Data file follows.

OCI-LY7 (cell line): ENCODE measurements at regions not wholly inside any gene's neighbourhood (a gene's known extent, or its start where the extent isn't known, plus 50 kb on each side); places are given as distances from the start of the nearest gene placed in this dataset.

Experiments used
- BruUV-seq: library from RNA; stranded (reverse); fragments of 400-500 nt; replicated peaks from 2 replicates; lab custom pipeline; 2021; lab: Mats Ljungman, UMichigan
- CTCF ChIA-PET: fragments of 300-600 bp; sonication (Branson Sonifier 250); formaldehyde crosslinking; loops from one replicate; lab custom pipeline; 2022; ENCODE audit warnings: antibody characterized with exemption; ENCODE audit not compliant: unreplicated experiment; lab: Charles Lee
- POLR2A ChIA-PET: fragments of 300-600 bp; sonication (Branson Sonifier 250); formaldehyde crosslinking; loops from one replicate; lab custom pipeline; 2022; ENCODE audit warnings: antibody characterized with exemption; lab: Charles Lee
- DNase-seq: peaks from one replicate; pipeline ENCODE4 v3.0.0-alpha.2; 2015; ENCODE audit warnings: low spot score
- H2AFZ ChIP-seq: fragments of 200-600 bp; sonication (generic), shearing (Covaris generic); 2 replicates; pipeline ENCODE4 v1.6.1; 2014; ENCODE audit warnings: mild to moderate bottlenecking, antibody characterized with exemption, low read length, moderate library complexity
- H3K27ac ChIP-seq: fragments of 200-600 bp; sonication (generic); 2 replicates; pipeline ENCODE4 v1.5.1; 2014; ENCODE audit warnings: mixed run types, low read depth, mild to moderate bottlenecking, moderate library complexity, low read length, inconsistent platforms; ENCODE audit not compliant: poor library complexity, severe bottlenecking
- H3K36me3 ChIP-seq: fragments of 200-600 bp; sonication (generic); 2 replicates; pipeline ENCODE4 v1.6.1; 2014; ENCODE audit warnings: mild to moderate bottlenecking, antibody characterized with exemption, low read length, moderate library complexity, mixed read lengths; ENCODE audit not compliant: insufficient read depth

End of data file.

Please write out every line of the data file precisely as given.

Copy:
OCI-LY7 (cell line): ENCODE measurements at regions not wholly inside any gene's neighbourhood (a gene's known extent, or its start where the extent isn't known, plus 50 kb on each side); places are given as distances from the start of the nearest gene placed in this dataset.

Experiments used
- BruUV-seq: library from RNA; stranded (reverse); fragments of 400-500 nt; replicated peaks from 2 replicates; lab custom pipeline; 2021; lab: Mats Ljungman, UMichigan
- CTCF ChIA-PET: fragments of 300-600 bp; sonication (Branson Sonifier 250); formaldehyde crosslinking; loops from one replicate; lab custom pipeline; 2022; ENCODE audit warnings: antibody characterized with exemption; ENCODE audit not compliant: unreplicated experiment; lab: Charles Lee
- POLR2A ChIA-PET: fragments of 300-600 bp; sonication (Branson Sonifier 250); formaldehyde crosslinking; loops from one replicate; lab custom pipeline; 2022; ENCODE audit warnings: antibody characterized with exemption; lab: Charles Lee
- DNase-seq: peaks from one replicate; pipeline ENCODE4 v3.0.0-alpha.2; 2015; ENCODE audit warnings: low spot score
- H2AFZ ChIP-seq: fragments of 200-600 bp; sonication (generic), shearing (Covaris generic); 2 replicates; pipeline ENCODE4 v1.6.1; 2014; ENCODE audit warnings: mild to moderate bottlenecking, antibody characterized with exemption, low read length, moderate library complexity
- H3K27ac ChIP-seq: fragments of 200-600 bp; sonication (generic); 2 replicates; pipeline ENCODE4 v1.5.1; 2014; ENCODE audit warnings: mixed run types, low read depth, mild to moderate bottlenecking, moderate library complexity, low read length, inconsistent platforms; ENCODE audit not compliant: poor library complexity, severe bottlenecking
- H3K36me3 ChIP-seq: fragments of 200-600 bp; sonication (generic); 2 replicates; pipeline ENCODE4 v1.6.1; 2014; ENCODE audit warnings: mild to moderate bottlenecking, antibody characterized with exemption, low read length, moderate library complexity, mixed read lengths; ENCODE audit not compliant: insufficient read depth